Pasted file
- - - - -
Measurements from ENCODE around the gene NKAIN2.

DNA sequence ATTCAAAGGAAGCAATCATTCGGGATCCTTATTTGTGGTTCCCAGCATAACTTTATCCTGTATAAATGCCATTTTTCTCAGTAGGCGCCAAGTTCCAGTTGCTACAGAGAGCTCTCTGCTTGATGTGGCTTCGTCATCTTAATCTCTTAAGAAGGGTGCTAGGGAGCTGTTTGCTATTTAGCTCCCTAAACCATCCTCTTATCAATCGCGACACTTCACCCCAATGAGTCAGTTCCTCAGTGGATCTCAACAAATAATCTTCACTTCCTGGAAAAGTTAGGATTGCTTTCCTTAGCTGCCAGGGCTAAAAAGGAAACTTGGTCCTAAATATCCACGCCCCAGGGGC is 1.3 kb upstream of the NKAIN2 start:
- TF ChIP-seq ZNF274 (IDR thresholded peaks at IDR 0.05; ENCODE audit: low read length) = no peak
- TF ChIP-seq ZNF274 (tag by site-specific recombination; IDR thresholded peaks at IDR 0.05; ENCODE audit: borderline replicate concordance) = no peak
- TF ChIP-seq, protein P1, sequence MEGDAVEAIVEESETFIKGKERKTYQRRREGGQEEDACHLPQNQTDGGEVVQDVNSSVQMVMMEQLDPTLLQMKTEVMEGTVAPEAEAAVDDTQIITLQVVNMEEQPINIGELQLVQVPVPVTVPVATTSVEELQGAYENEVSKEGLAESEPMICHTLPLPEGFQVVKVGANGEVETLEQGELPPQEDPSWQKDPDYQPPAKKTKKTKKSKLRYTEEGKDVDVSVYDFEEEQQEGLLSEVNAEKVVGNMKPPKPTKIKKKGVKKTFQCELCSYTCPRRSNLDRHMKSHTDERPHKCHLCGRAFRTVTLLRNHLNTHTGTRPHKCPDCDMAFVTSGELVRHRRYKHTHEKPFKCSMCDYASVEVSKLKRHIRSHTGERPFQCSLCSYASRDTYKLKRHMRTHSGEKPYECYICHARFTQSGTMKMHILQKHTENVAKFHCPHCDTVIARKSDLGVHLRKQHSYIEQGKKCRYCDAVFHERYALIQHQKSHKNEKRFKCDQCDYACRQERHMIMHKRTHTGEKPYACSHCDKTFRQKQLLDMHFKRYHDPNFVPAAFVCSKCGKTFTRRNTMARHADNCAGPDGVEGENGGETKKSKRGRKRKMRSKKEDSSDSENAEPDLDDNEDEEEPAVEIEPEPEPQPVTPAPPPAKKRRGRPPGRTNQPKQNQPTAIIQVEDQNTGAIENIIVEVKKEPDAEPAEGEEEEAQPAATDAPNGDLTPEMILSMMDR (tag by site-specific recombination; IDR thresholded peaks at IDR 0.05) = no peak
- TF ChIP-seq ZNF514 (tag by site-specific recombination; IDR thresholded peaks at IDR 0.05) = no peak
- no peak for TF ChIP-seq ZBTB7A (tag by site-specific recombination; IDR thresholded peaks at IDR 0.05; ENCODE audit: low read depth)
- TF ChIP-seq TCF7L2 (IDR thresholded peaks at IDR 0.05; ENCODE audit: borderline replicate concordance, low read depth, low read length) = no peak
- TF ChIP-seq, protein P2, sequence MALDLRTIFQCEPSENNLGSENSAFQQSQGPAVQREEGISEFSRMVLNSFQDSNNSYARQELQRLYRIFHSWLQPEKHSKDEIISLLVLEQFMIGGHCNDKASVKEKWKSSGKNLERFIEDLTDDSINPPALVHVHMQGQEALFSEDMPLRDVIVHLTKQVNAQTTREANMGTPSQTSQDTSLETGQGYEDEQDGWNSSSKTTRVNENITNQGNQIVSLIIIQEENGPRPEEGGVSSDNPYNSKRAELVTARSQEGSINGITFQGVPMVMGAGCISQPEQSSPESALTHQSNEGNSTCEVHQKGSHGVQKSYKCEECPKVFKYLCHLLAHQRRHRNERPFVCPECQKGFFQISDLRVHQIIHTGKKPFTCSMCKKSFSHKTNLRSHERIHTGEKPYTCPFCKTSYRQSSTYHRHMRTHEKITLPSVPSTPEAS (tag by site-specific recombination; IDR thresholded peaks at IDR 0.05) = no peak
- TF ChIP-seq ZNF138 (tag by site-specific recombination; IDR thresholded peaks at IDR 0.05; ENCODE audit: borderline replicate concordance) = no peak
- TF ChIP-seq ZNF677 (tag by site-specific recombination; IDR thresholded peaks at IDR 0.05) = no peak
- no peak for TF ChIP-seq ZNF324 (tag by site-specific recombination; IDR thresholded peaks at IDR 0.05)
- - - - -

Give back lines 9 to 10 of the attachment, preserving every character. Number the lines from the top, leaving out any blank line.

- TF ChIP-seq, protein P2, sequence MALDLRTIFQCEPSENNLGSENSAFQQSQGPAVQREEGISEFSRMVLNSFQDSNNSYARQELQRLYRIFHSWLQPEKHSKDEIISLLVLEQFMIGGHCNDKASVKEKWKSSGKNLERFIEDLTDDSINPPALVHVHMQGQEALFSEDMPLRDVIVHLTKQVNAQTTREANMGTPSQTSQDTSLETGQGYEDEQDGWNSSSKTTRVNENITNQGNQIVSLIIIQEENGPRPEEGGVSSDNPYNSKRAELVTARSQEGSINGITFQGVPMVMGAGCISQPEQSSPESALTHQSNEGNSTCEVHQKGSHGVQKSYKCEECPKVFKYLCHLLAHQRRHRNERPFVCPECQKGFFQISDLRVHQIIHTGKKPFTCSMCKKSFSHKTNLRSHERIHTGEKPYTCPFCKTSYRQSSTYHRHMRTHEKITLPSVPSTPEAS (tag by site-specific recombination; IDR thresholded peaks at IDR 0.05) = no peak
- TF ChIP-seq ZNF138 (tag by site-specific recombination; IDR thresholded peaks at IDR 0.05; ENCODE audit: borderline replicate concordance) = no peak